The history of vetting
These days, screening potential new employees is standard practice for a huge number of businesses and organisations around the world, and we believe, should be an essential part of the recruitment process for all.
But how did the practice of vetting come about? Here we plot a brief history of assessing individuals prior to appointment, how vetting became what it is today and the impact of cyber vetting.
The term ‘vetting’ takes it origins from the world of horse racing – the verb ‘to vet’ was used to describe the act of checking the health and fitness of race horses by a veterinarian as far back as the 1890s.
A couple of decades later, the expression had extended its meaning to denote the general action of ‘evaluating’ or ‘assessing’ not just horses, but individuals, particularly when talking about checking for weaknesses or shortcomings.
By the 1930s, ‘vetting’ was a moderately popular term and a fairly common practice, most often carried out during the appointment of military positions. References to the ‘vetting’ of manuscripts and public speeches ahead of their delivery can also be found.
The development of national security throughout the 20th century resulted in an increasing need for vetting and screening processes. After the USA entered into World War II in 1941, the appearance of classified information in the American press highlighted the fact that Britain’s security classifications were not understood across the pond. This led to Britain bringing its security classifications in line with those of the United States, and the standardisation of terms between the two.
No longer just a prerequisite of the military domain, pre-employment vetting is now an established and indispensable procedure. As well as verifying an applicant’s experience and skillset with previous employers, many other checks can be carried out, often depending on the sector and level of the position in question.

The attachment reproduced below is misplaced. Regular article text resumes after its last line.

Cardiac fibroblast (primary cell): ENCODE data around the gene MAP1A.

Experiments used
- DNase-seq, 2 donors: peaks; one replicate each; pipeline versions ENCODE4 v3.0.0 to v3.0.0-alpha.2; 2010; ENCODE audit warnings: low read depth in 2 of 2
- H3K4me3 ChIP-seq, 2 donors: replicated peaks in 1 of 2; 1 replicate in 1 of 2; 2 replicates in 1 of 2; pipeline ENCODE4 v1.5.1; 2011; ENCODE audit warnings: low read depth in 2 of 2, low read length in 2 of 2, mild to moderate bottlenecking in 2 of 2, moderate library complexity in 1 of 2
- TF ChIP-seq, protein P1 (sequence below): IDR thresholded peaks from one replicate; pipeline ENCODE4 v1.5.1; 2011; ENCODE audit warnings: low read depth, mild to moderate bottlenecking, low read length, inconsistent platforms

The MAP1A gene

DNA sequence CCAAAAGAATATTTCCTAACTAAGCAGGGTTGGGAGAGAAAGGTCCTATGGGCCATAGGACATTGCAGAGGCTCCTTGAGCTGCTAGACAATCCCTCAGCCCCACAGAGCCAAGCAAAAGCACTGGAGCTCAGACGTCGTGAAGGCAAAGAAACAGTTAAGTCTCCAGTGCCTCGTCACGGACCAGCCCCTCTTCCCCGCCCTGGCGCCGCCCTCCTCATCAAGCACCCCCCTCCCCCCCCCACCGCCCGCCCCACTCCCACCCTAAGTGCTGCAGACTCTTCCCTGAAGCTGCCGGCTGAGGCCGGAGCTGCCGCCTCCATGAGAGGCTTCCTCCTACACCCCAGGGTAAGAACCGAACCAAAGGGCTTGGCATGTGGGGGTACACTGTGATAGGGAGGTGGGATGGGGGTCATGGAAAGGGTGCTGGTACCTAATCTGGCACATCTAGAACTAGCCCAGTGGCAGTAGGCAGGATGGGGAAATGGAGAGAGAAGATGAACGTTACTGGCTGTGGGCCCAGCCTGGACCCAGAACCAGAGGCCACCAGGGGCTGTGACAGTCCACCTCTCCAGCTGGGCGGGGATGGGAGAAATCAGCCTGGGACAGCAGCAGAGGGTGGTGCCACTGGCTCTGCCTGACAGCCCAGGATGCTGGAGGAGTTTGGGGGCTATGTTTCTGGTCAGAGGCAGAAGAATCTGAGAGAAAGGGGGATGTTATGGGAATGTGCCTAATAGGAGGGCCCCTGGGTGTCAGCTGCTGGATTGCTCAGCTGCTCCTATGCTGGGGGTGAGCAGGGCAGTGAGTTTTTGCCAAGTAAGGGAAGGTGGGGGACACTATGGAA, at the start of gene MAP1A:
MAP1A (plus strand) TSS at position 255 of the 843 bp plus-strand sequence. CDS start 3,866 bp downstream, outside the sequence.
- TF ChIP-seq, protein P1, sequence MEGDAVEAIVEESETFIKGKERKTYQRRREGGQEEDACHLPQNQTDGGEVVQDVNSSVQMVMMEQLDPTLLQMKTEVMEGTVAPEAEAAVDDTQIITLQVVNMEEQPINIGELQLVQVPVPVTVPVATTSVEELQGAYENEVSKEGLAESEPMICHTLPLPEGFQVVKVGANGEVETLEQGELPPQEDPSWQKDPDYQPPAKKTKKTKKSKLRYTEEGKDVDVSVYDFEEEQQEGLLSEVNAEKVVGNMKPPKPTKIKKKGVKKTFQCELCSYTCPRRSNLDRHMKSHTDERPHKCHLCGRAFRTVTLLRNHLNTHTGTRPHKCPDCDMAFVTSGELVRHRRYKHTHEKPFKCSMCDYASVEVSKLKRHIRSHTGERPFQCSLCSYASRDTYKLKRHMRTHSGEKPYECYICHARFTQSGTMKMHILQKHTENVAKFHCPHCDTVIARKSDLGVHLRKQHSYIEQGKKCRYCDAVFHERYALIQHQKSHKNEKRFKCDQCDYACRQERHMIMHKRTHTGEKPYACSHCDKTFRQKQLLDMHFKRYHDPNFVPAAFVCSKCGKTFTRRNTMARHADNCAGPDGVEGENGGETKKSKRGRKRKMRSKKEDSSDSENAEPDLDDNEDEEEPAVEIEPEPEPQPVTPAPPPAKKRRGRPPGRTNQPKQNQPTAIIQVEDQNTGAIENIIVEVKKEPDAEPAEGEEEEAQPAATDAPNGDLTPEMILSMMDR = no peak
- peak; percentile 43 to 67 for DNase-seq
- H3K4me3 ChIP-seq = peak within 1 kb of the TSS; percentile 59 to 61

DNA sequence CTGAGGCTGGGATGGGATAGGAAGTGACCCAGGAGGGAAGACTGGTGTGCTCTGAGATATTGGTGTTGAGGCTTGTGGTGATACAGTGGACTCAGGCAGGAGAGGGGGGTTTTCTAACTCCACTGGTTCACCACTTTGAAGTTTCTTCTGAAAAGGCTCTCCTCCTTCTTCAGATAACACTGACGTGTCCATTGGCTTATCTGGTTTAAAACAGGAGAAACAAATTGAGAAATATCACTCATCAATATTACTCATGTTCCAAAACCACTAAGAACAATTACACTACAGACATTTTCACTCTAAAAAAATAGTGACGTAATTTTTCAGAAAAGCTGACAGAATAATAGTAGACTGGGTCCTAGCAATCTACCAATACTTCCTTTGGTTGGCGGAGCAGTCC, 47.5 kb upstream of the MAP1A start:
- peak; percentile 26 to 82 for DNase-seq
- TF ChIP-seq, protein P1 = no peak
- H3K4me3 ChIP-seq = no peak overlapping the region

For example, since the Criminal Records Bureau (CRB) was set up by the Home Office in 2002, employers have been able to access information about candidates’ criminal record history, and the now well-known CRB check is designed to safeguard potentially vulnerable individuals by vetting the people permitted to come into contact with them.
UK government policy dictates that staff must undergo numerous stages of security vetting prior to employment, ranging from the entry level Baseline Personnel Security Standard (BPSS) to the highest clearance of Developed Vetting (DV).
With the wealth of personal information many people self-publish online today, it’s no surprise that employers are using this freely available material to make judgements on their prospective employee’s suitability.
A 2007 survey found that over half of UK employees would be outraged if they knew that their employers had investigated them on social media, and 56% of them would find it unethical (wikipedia.com). It’s likely that these numbers have dropped considerably since then, as this kind of online check is now much more widely accepted and even expected during recruitment.
This can be a tricky field to navigate however, as basing employment decisions on this kind of information, processing it or storing it could be illegal under the Data Protection Act 1998, a fact many businesses may be unaware of.
If you are after a failsafe method of vetting your prospective employees, talk to us about how PASS can help. Our Personnel Automated Screening Software is an efficient, cost-effective and thoroughly comprehensive route to a fully vetted workforce.